Stephen Daisley

Scotland’s luvvies are coming unstuck over their bid for the Channel 4 HQ

Scotland’s luvvies are coming unstuck over their bid for the Channel 4 HQ
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Those who worry that Channel 4 has become risk-averse might be fretting needlessly. The broadcaster has shortlisted Glasgow as a location for its new headquarters. Currently, C4 has only 30 staff based outside London and hopes shifting its HQ to the regions, along with two other ‘hubs’, will help it better reflect that narrow slice of the country beyond SW1.

In shortlisting Glasgow, Channel 4 has decided either that there will be no second independence referendum any time soon – which is bold – or that any such re-run would not be commercially disruptive – bolder still. Independence is the elephant in the room of Glasgow’s bid, a project spearheaded by SNP-run Glasgow City Council, endorsed by Nicola Sturgeon, and fronted by Stuart Cosgrove, a former Channel 4 executive.

Cosgrove is a curious choice for a bid keen to downplay the independence issue. When newspapers questioned the SNP-backed ‘Scottish Six’ – a project to halt the BBC’s foreign coverage at the Tweed and replace it with a ‘Scottish’ perspective on international news – Cosgrove decried a ‘myopia that appears to resent Scotland taking actions for itself’ and warned that ‘many unionists especially at the heart of the Conservative Party, would happily lacerate the BBC’. Lacerating the BBC is something Cosgrove knows about. In the fevered final days of the Scottish referendum, when nationalists were charging the Corporation with pro-Union bias, he accused Auntie of failing to understand ‘the nature of balance and due impartiality’. It was, he said, ‘simply wrong and not acceptable’.

Just last year he predicted: ‘Democracy will triumph – yes majority more likely than ever’. Now that he’s trying to coax Channel 4 to Glasgow, Cosgrove dismisses talk of independence as a ‘binary debate’ and ‘a bit dated’, insisting Glasgow’s proposal should be judged on ‘the quality of the bid’ rather than ‘solving constitutional riddles’. Spare me, Venus! I am not the man I was!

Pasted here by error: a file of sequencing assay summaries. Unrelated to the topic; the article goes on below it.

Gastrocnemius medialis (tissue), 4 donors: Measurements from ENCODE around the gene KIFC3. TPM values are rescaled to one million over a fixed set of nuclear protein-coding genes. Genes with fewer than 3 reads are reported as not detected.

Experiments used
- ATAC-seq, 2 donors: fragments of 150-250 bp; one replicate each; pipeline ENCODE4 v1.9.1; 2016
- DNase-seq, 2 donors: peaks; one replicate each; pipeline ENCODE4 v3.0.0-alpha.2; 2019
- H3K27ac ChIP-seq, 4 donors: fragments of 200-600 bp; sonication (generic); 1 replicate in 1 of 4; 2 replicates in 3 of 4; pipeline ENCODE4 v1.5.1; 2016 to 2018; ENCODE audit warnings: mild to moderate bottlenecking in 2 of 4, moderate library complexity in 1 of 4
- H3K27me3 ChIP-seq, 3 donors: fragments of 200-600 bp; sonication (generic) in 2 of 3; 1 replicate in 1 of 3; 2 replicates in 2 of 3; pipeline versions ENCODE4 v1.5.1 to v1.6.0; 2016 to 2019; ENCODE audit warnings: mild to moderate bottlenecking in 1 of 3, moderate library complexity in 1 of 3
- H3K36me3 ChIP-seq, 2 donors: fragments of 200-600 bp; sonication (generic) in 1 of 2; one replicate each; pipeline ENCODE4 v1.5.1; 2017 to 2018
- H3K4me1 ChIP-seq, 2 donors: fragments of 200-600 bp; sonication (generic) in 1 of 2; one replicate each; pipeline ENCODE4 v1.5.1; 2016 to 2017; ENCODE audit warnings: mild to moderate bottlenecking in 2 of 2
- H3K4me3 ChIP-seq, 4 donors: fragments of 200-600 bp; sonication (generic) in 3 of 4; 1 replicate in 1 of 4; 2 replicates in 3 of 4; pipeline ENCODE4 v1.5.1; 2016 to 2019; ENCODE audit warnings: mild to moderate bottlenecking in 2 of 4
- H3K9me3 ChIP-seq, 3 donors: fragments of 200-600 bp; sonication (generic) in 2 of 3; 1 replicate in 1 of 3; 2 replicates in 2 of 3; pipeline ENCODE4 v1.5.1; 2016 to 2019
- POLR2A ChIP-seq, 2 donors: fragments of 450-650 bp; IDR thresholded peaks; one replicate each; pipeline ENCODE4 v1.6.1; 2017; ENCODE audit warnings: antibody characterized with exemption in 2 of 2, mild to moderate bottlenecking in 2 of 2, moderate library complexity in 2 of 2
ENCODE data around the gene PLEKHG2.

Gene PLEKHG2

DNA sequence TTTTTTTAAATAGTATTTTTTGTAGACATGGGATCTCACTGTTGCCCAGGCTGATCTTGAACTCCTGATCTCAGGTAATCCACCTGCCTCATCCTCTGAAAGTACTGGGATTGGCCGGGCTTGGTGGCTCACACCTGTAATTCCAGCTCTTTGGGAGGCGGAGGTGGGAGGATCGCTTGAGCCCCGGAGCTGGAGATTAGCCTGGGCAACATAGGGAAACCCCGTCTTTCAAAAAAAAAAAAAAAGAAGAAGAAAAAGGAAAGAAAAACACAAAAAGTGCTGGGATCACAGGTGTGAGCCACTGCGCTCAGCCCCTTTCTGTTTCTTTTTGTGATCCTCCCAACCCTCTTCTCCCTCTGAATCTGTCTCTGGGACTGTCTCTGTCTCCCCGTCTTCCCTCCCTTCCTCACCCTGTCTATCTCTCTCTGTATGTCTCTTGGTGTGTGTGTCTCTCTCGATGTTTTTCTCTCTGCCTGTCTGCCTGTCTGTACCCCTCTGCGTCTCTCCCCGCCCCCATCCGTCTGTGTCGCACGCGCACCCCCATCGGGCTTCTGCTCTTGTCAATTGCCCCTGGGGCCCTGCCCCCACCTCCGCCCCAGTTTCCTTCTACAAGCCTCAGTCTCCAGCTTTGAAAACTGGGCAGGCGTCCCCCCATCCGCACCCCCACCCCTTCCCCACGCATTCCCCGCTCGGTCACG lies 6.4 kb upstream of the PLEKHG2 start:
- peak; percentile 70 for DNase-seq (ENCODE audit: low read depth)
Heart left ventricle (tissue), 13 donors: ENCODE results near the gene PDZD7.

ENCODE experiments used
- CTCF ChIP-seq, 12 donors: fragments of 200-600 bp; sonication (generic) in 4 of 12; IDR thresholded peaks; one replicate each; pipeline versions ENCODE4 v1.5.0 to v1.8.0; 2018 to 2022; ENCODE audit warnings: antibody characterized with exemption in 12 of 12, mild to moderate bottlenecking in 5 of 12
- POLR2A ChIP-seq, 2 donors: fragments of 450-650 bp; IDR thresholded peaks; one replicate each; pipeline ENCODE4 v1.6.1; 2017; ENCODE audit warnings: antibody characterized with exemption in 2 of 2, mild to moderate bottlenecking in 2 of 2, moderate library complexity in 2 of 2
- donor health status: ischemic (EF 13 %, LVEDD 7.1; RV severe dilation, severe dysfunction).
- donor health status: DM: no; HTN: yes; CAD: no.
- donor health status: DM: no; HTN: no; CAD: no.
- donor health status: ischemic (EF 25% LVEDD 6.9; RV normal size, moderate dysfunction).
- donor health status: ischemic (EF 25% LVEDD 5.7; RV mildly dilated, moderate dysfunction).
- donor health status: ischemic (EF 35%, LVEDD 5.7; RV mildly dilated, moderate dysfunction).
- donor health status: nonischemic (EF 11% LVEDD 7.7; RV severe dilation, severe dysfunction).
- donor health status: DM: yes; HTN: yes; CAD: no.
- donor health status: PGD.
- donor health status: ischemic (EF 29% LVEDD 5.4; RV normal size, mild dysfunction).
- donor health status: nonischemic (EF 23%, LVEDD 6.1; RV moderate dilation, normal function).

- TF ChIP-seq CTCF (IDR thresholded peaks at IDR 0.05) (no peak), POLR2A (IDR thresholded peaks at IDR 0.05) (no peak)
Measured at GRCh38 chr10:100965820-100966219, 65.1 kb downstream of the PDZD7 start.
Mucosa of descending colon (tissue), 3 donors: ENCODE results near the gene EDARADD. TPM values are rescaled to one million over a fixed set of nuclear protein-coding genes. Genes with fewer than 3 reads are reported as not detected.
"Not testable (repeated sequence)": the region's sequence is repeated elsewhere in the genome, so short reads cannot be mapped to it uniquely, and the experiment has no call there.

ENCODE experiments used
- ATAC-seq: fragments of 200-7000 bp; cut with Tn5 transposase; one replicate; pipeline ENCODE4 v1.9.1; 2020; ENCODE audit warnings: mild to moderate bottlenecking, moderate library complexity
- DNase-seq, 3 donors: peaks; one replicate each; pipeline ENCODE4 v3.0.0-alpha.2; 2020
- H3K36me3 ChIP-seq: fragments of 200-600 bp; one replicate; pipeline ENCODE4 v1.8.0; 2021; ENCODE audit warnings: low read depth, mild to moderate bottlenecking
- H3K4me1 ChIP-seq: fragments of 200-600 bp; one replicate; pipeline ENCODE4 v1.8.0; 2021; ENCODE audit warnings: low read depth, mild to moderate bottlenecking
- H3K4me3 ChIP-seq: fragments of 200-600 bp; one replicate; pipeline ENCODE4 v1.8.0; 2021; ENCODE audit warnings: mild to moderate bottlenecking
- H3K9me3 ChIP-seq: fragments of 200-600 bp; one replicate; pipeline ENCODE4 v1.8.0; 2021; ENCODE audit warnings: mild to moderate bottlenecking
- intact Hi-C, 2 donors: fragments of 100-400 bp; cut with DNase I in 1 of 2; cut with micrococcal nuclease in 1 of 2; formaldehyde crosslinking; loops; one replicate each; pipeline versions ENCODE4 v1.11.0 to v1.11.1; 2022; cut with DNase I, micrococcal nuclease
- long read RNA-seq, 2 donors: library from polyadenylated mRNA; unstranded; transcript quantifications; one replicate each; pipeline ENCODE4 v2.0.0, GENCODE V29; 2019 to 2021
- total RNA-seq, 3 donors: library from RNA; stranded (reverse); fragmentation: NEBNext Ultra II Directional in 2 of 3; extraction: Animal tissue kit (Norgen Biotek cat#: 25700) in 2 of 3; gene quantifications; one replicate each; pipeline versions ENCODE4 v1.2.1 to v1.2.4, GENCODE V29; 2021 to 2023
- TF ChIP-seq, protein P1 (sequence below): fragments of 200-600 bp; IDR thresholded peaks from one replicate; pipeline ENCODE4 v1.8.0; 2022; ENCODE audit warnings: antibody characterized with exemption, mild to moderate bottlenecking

Asked whether the threat of Indyref2 could hinder Glasgow’s pitch, Cosgrove told the BBC: ‘Scotland is somewhere just under ten per cent of Channel 4’s market. That would work out roughly as £75m of their value. There is no company in the world that I know of that wants to walk away from that kind of value.’ Quite, but what company, aware of that risk, wants to increase its exposure by investing even more in what could be a foreign market in a few years’ time? Glasgow’s USP is an ROI at the mercy of the SNP.

Last week, a commission appointed by Nicola Sturgeon produced a new 354-page economic blueprint for an independent Scotland. Last month, 35,000 marched through the streets of Glasgow demanding a second referendum. They were joined by the contenders for the SNP’s deputy leadership and while Nicola Sturgeon wasn't there, she tweeted them a thumbs up emoji. Keith Brown, Scotland's Economy Secretary and frontrunner in the deputy contest, says a second referendum could be held as early as April 2019. Does that sound like a stable market to invest in? If nothing else, it would keep Channel 4 News busy.

‘We live in an era of the unsettled will,’ Cosgrove averred during the 2015 General Election. ‘There is nothing settled about Scottish public life.’ Three years later, that remains largely accurate. If Channel 4 ultimately decides Glasgow is too much of a gamble, those who have spent the past five years revelling in the political upheaval caused by nationalism will have only themselves to blame.

The miserable irony is that, absent the political uncertainty, Glasgow’s bid would be almost unanswerable. The city currently produces audience favourites Location, Location, Location, Homes under the Hammer, Antiques Road Trip and Catchphrase. Channel 4 already allocates in excess of five per cent of its commissioning budget to Scotland, by far the biggest spend in any of the devolved nations. As a publisher-broadcaster, C4 would find in Glasgow a burgeoning production sector and a government minded to support growth. Last year, the Scottish Government doubled screen support funding to £20m, including a £2m production growth fund, £3m content development and production fund, and a £4m film development and production fund.

STV, Scotland’s main Channel 3 broadcaster, is shuttering its second channel and shedding 59 jobs amid losses. There will soon be dozens of accomplished editorial and production staff for Channel 4 to recruit. Glasgow is home to the strongest creative pool outside London, an arts community that's not backwards at coming forwards, and a production capacity that rival cities would have your arm off for. Dear Green Place has stories to tell and people to tell them.

Designed to cater for UK life in all its far-flung diversity, Channel 4 long ago withdrew into a metropolitan milieu, blissfully unfamiliar with the peculiar habits and rum views of these creatures known as the British. Shifting a large chunk of the operation outwith the capital could give Channel 4 the good shake it needs and remind the organisation of its original mission.

Glasgow’s bid has its flaws and relocating there is a risk in the current political climate but a Channel 4 that no longer takes risks is just ITV with the Friends theme song on loop. If Channel 4 cannot see a future farther north than Bristol, it would be as well staying put and focusing on giving the people of north London the best, and best-funded, local TV channel in Britain.